Linux Performance Patches Revved To Avoid Too Many Unnecessary Cross-CPU Wake-ups

Written by Michael Larabel in Linux Kernel on 22 February 2023 at 03:45 PM EST. 1 Comment
A patch series started by Intel to improve the Linux kernel's fair scheduler code, which has also seen testing/feedback from AMD engineers and other stakeholders, continues to be improved upon. The focus of this patch series is on avoiding too many cross-CPU wake-ups when they are unnecessary. In doing so, these patches help enhance the Linux performance particularly on high core count systems.

The Linux kernel scheduler enhancement is around waking short tasks on the current CPU to avoid cross-CPU wake-ups. Intel engineer Chen Yu explains in the patch cover letter:
Inhibits the cross CPU wake-up by placing the wakee on waking CPU, if both the waker and wakee are short-duration tasks. The short duration task could become a trouble maker on high-load system, because it could bring frequent context switch. This strategy only takes effect when the system is busy. Because it is unreasonable to inhibit the idle CPU scan when there are still idle CPUs.

First, introduce the definition of a short-duration task. Then leverages the first patch to choose a local CPU for wakee.

Both AMD and Intel platforms are benefiting from the in-development patches. The benefits vary based on workload and how busy the system is in the first place. These patches particularly benefit AMD EPYC and Intel Xeon server processors as well as other HEDT systems with high core counts.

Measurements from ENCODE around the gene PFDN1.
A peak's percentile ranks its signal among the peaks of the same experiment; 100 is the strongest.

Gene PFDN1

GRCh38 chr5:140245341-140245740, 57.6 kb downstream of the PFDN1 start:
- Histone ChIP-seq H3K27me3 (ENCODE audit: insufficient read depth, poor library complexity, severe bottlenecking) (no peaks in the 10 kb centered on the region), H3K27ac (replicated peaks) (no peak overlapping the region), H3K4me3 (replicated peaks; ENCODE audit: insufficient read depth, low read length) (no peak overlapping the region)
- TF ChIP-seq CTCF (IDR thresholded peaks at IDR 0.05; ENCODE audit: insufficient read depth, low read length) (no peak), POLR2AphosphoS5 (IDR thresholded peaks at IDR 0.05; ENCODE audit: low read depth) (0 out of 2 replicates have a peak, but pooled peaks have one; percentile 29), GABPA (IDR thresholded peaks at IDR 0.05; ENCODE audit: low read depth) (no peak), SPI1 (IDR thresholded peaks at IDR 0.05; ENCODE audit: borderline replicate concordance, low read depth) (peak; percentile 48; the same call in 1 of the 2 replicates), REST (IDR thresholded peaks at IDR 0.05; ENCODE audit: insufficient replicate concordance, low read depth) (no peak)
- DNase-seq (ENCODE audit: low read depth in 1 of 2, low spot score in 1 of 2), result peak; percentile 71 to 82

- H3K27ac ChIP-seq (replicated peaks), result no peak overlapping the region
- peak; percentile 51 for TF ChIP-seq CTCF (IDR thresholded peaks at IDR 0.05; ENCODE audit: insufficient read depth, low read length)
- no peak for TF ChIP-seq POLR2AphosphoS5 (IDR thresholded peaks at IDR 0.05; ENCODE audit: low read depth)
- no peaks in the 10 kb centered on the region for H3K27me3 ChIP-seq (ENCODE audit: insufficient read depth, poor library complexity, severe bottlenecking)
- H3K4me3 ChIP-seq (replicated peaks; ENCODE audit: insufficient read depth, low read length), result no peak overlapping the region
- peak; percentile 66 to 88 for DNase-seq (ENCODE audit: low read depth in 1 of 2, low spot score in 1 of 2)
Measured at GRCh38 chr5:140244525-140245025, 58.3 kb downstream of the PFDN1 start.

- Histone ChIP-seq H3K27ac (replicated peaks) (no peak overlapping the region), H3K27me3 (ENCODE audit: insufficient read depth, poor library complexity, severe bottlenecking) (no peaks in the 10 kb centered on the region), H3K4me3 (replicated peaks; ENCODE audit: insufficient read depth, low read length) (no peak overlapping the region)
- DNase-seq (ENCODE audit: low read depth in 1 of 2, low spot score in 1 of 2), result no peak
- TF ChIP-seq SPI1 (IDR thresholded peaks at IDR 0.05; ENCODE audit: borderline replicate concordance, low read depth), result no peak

Overall there is performance improvement on some overloaded case. Such as will-it-scale, netperf. And no noticeable impact on schbench, hackbench, tbench and a OLTP workload with a commercial RDBMS, tested on a Intel Xeon 2 x 56C machine.

Per the test on Zen3 from Prateek, most benchmarks result saw small wins or are comparable to sched:tip. SpecJBB Critical-jOps improved while Max-jOPS saw a small hit, but it might be in the expected range. ycsb-mongodb saw small uplift in NPS1 mode.

Throughput improvement of netperf(localhost) was observed on a Rome 2 x 64C machine, when the number of clients equals the CPUs.

Overall the benefits appear to be small but measurable. Given all the relentless kernel optimizations pursued by many different parties and the performance tuning patches I feature on Phoronix near-daily, every little bit helps and is very much welcome. I'll be testing out these latest patches when they are on a trajectory for mainline.

Intel and AMD server CPUs

The patches were revised today for the sixth time with updated behavior around checking the wake/wakee CPU selection to avoid a possible Redis performance regression.

It's too late to see this scheduler enhancement land for the v6.3 kernel but we'll see where this work leads over the coming weeks/months and hopefully ends up being a beneficial improvement for today's high core count servers in a future Linux kernel release.
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Michael Larabel is the principal author of and founded the site in 2004 with a focus on enriching the Linux hardware experience. Michael has written more than 20,000 articles covering the state of Linux hardware support, Linux performance, graphics drivers, and other topics. Michael is also the lead developer of the Phoronix Test Suite, Phoromatic, and automated benchmarking software. He can be followed via Twitter, LinkedIn, or contacted via

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